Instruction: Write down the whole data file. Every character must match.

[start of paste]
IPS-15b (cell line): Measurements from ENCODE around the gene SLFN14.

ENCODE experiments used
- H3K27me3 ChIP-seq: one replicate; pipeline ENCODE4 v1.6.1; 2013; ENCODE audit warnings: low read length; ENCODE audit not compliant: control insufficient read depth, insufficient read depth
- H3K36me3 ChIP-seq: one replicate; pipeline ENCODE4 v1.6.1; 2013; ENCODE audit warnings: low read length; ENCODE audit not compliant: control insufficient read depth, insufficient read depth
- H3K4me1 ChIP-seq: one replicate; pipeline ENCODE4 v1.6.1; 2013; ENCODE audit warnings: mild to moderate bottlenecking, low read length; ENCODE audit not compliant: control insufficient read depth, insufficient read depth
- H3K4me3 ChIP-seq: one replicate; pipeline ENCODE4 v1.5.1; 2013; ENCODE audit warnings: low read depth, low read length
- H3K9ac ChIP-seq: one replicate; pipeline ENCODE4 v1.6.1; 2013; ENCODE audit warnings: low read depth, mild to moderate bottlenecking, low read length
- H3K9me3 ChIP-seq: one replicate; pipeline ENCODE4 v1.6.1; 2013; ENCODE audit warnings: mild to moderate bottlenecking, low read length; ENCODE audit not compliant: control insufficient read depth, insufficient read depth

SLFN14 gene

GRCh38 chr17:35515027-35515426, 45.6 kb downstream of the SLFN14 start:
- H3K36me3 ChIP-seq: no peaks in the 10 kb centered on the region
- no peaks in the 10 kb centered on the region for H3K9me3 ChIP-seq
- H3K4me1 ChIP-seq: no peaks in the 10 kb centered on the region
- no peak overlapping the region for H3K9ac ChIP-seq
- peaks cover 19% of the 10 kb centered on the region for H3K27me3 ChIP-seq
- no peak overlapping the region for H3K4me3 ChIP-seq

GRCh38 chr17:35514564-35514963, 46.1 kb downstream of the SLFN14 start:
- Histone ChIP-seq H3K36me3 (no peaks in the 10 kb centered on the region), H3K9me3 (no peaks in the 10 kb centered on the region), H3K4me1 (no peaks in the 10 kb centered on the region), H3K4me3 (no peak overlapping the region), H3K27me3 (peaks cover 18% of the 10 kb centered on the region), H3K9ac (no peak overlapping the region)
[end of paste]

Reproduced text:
IPS-15b (cell line): Measurements from ENCODE around the gene SLFN14.

ENCODE experiments used
- H3K27me3 ChIP-seq: one replicate; pipeline ENCODE4 v1.6.1; 2013; ENCODE audit warnings: low read length; ENCODE audit not compliant: control insufficient read depth, insufficient read depth
- H3K36me3 ChIP-seq: one replicate; pipeline ENCODE4 v1.6.1; 2013; ENCODE audit warnings: low read length; ENCODE audit not compliant: control insufficient read depth, insufficient read depth
- H3K4me1 ChIP-seq: one replicate; pipeline ENCODE4 v1.6.1; 2013; ENCODE audit warnings: mild to moderate bottlenecking, low read length; ENCODE audit not compliant: control insufficient read depth, insufficient read depth
- H3K4me3 ChIP-seq: one replicate; pipeline ENCODE4 v1.5.1; 2013; ENCODE audit warnings: low read depth, low read length
- H3K9ac ChIP-seq: one replicate; pipeline ENCODE4 v1.6.1; 2013; ENCODE audit warnings: low read depth, mild to moderate bottlenecking, low read length
- H3K9me3 ChIP-seq: one replicate; pipeline ENCODE4 v1.6.1; 2013; ENCODE audit warnings: mild to moderate bottlenecking, low read length; ENCODE audit not compliant: control insufficient read depth, insufficient read depth

SLFN14 gene

GRCh38 chr17:35515027-35515426, 45.6 kb downstream of the SLFN14 start:
- H3K36me3 ChIP-seq: no peaks in the 10 kb centered on the region
- no peaks in the 10 kb centered on the region for H3K9me3 ChIP-seq
- H3K4me1 ChIP-seq: no peaks in the 10 kb centered on the region
- no peak overlapping the region for H3K9ac ChIP-seq
- peaks cover 19% of the 10 kb centered on the region for H3K27me3 ChIP-seq
- no peak overlapping the region for H3K4me3 ChIP-seq

GRCh38 chr17:35514564-35514963, 46.1 kb downstream of the SLFN14 start:
- Histone ChIP-seq H3K36me3 (no peaks in the 10 kb centered on the region), H3K9me3 (no peaks in the 10 kb centered on the region), H3K4me1 (no peaks in the 10 kb centered on the region), H3K4me3 (no peak overlapping the region), H3K27me3 (peaks cover 18% of the 10 kb centered on the region), H3K9ac (no peak overlapping the region)